Foresthood

Connecting kids to nature.

See our Child and Nature Alliance of Canada profile

We deliver programs all year round in natural forested areas in Winnipeg. Our programs are listed below and registration is always open.

We also deliver Foresthood programming to groups, please contact us to design a program.

Full Days for 4-11 year olds
In Assiniboine Forest, $40 + GST/day PD Days Registration

Drop off between 8:30 and 9:00 am
Pick up between 3:30 and 4:00 pm

  • January 5th – all divisions – during the holiday break!
  • February 2nd – all divisions
  • March 2nd – Louis Riel SD
  • March 9th – DSFM
  • March 16th – all divisions
  • March 26th – all divisions – Spring Break!
  • March 27th – all divisions – Spring Break!
  • March 28th – all divisions – Spring Break!
  • March 29th – all divisions – Spring Break!
  • April 20th – all divisions
  • May 7th – WSD
  • June 8th – Louis Riel SD
  • June 15th – Pembina Trails & St. James
  • Did we miss a non-instructional day? Just let us know and we will add the date!

    If you’d like to promote non-instructional Foresthood Days to your students and their families you can download a flyer here.Foresthood PD Day Flyer

    Forest Babies (with an adult) for 18-36 months 

    Thursdays, April 5 to May 24, 2018,9am to 11am in Crescent Drive Park, $160+GST Spring Forest Babies Registration

    Half Days for 3-6 year olds 

    Tuesdays, February 20 to March 20, 2018, 9:30 to 11:30 am, St. Vital Park, $125+GST,Foresthood 3-6 year olds 2018 Registration Package

    Tuesdays, April 3 to May 22, 2018, 9:00 am to noon, Crescent Drive Park, $200+GST,Foresthood 3-6 year olds 2018 Registration Package

    Wednesdays, April 4 to May 23, 2018, 1:00 to 4:00 pm, King’s Park, $200+GST,Foresthood 3-6 year olds 2018 Registration Package

    Fridays, April 6 to May 25, 2018, 9:00 am to noon, King’s Park, $200+GST,Foresthood 3-6 year olds 2018 Registration Package

    Register soon, limited spaces available.

    Completed forms can be faxed to 204-415-4327, emailed to krista@experiencemomenta.com,

    or mailed to 984 Portage Ave, Winnipeg MB, R3G 0R6

    Principal Educator

    Lise Brown is our lead staff for Foresthood. Lise has been an outdoor educator for more than 20 years and is a Forest School Practitioner. Lise began her career at camps in Manitoba as an outdoor educator and guide. In 2006, Momenta was founded to meet a need in Manitoba to provide year-round, accessible therapeutic adventure programming that meets best practice and is research-based. Lise completed a Bachelor of Recreation in 2001, a Masters of Social Work in 2007 at the University of Manitoba, a Certificate in Expressive Arts Therapy in 2012, the Forest School Practitioner training in 2015, and will be completing the Forest School Instructor training in 2017. Lise combines these areas of practice to provide organizational direction, facilitate groups and mentor individuals both in urban and wilderness environments with a focus on physical and emotional safety, successful participation, fun, meaningful activity and group cohesion.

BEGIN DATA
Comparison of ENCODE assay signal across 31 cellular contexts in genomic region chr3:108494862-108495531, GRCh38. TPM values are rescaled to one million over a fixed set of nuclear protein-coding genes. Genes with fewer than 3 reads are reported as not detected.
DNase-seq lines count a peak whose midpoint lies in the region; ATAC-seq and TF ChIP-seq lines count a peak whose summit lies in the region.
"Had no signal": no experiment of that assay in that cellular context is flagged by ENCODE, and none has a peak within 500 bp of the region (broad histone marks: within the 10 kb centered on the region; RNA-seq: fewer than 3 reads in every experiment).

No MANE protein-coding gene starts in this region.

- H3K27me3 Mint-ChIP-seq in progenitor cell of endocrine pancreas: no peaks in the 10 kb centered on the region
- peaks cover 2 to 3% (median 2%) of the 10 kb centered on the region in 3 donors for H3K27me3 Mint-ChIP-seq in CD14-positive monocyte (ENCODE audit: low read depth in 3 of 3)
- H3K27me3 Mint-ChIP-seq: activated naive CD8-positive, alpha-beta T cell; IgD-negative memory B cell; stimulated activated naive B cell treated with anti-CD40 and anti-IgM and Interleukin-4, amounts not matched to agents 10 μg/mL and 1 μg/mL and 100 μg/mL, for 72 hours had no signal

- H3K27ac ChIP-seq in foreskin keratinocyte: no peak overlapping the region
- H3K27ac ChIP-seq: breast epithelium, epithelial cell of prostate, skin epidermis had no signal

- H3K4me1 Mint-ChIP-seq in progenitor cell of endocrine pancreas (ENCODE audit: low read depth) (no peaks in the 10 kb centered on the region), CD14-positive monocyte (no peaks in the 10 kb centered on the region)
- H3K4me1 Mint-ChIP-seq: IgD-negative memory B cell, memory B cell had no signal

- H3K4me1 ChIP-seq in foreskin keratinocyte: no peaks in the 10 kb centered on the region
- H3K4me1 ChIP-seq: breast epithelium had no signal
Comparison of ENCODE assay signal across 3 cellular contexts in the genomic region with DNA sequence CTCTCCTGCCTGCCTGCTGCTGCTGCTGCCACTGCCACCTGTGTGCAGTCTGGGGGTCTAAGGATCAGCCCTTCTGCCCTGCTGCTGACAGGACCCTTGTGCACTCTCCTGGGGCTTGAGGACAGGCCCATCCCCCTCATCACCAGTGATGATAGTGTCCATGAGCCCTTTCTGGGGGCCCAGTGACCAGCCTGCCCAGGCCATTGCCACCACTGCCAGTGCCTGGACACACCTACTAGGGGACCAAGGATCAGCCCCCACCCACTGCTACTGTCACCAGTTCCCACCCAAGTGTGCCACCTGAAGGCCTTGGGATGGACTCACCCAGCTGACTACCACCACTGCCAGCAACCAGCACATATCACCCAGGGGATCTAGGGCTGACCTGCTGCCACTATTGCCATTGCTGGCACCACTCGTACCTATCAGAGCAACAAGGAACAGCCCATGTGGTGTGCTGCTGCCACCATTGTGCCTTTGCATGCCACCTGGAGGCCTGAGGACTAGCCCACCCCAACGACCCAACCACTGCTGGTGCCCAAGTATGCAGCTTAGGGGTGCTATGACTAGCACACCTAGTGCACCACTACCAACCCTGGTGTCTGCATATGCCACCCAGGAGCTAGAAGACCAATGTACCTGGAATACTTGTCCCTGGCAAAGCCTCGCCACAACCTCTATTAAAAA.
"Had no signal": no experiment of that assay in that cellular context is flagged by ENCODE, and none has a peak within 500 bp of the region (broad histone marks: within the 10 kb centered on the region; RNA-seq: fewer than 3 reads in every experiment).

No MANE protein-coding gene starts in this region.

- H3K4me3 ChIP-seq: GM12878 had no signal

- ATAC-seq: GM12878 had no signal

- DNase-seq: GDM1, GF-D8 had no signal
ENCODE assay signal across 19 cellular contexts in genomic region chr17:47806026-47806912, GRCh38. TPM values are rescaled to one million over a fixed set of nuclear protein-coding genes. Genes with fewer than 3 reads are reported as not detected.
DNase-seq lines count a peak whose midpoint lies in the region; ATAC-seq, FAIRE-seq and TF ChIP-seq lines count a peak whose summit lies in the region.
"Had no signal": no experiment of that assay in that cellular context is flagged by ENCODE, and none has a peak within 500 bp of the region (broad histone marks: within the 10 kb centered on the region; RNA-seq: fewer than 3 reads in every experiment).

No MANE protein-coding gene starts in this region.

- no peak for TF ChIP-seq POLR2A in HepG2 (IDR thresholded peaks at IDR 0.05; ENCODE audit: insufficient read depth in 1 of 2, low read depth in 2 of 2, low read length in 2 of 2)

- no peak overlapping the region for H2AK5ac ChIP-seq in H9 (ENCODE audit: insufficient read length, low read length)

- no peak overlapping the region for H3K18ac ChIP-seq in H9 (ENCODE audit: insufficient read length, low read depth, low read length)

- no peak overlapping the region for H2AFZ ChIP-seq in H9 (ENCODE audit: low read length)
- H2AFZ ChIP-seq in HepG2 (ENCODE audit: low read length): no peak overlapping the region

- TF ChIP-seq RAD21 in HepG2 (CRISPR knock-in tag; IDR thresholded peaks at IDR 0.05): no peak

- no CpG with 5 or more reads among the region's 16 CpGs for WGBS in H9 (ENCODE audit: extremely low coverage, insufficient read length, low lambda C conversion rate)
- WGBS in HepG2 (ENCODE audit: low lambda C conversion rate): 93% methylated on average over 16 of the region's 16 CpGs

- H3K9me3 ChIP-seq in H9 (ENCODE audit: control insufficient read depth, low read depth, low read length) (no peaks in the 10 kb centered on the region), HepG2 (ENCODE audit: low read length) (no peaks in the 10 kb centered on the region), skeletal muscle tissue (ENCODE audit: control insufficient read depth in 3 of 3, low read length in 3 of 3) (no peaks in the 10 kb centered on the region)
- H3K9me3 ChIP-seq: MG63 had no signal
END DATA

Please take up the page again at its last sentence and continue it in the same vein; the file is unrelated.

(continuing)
+ Research Supporting Foresthood +

    “The Forest School movement first originated in the Scandinavian countries, where popular culture prides itself on outdoor living. About 15 years ago, the Forest School idea was established in the UK through the development of practitioner courses. In 2007, the first Forest School was opened in Canada. Today the movement is catching on quickly around the world.”
    + O’Brien & Murray, 2006 & MacEachren, 2013
    “Children receive many benefits from spending their formative years outside. Being outdoors provides diverse learning opportunities, … Health benefits arise from an environment that challenges physical ability, including fine and gross motor skills”
    + MacEachren,2013
    “Risky active play is an important part of childhood risk doesn’t mean courting danger like skating on a half-frozen lake or sending a preschooler to the park alone. It means the types of play children see as thrilling and exciting, where the possibility of physical injury may exist, but they can recognize and evaluate challenges according to their own ability.”
    + Tremblay, M. S, et. al, 2015